The Reconstruction of William Zero movie full length review - An interesting story told in the most sleep-inducing way.
When Dan Bush (Co-Writer, Director, Co-Screen Editor) and Conal Byrne (Co-Writer, Main Character Actor) sat down to put this project together, I'm sure they were enthusiastic and knew they had an interesting story to tell. They do.
However, either because of run-time editing or they were negligent in the telling of the story, the viewer is given too much information too soon in some ways (first plot twist revealed at about 19 minutes in; second at about 31 minutes) and not enough information too late, if at all, in other ways.
Meanwhile, one has to fight against the sleep inducing, hauntingly slow, lullaby-like synthesized keyboard and "rain-on-a-pond" two-fingered piano poking that carries throughout the entire film.
The cinematography adds to the vertigo of sleep in that, at no point does it seem, the camera operator/director can make up his/their mind if something (other than Conal Byrne) should be or remain in focus. There are a few times when we are seeing things through another's failing eyesight. Fine. But that wouldn't justify all the other times.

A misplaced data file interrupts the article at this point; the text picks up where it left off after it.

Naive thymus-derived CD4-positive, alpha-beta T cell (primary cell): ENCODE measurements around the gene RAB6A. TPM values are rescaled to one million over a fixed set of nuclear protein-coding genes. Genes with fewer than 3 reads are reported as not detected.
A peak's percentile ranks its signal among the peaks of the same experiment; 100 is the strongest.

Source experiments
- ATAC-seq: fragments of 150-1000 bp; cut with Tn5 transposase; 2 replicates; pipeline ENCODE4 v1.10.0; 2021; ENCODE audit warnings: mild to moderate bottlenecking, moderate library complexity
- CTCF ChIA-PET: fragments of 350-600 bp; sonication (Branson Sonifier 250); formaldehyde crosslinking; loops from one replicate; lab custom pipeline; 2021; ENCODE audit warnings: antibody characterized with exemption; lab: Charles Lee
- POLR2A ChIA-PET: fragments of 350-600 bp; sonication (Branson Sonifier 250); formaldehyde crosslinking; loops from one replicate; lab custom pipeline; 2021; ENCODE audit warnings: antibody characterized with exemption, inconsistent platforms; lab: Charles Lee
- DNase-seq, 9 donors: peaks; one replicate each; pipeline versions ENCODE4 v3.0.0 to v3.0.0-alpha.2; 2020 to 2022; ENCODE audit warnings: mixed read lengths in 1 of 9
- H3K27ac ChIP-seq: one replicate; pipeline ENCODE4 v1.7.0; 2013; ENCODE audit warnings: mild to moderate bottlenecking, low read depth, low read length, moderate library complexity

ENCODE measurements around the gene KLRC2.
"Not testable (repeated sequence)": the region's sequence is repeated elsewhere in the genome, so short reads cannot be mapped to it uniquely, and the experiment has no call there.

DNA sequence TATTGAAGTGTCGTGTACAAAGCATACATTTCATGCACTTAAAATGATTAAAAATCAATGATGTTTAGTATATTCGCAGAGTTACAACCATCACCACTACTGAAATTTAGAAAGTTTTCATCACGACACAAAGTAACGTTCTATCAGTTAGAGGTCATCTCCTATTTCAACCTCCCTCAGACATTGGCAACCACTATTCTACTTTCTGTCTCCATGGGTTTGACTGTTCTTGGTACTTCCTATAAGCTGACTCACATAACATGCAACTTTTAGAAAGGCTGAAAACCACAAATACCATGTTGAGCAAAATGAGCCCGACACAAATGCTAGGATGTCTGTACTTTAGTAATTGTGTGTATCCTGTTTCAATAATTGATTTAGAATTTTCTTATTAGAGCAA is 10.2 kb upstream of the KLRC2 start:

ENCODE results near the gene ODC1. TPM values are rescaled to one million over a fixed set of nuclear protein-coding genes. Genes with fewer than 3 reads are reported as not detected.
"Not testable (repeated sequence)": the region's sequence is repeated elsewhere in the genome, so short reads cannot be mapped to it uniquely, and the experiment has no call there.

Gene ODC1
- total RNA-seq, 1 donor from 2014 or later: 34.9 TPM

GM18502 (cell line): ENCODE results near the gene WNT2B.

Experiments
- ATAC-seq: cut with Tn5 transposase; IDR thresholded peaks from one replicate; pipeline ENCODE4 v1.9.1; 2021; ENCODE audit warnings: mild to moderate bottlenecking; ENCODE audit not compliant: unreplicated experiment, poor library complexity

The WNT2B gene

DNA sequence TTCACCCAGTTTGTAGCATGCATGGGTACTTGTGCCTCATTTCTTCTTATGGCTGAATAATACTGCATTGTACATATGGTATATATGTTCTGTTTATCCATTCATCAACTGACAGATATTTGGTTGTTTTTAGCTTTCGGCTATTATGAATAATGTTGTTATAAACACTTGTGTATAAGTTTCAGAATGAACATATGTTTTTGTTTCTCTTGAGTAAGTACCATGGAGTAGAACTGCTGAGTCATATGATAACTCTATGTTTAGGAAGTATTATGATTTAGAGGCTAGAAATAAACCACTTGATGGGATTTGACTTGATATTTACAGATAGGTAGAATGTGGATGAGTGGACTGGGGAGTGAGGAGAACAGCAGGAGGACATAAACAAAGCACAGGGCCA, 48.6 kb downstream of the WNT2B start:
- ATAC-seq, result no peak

There is a cast of characters in this film but we don't get to know them or care about them except for Amy Seimetz's character, "Jules". Ms.Seimetz did an admirably fine job to establish her character and insert "Jules" into the viewers consciousness despite so little screen time.
Conal Byrne performed very well with the different but somewhat similar personalities he had to keep distinct for the viewer. I'm not surprised, however, since he co-wrote the story and didn't have to create the character after landing the role since he wrote the role for himself. Nevertheless, he showed skill and talent in his portrayals.
This film is categorized as "sci-fi"/"drama" in the same respect 'Flowers For Algernon' is. But this is no "Flowers For Algernon"... would have been nice if it were as 'William Zero' is only part way to achieving was was achieved in 'Algernon'.
"The Reconstruction of William Zero" shines as a story but this sleep-inducing version of it begs an awakening in a remake.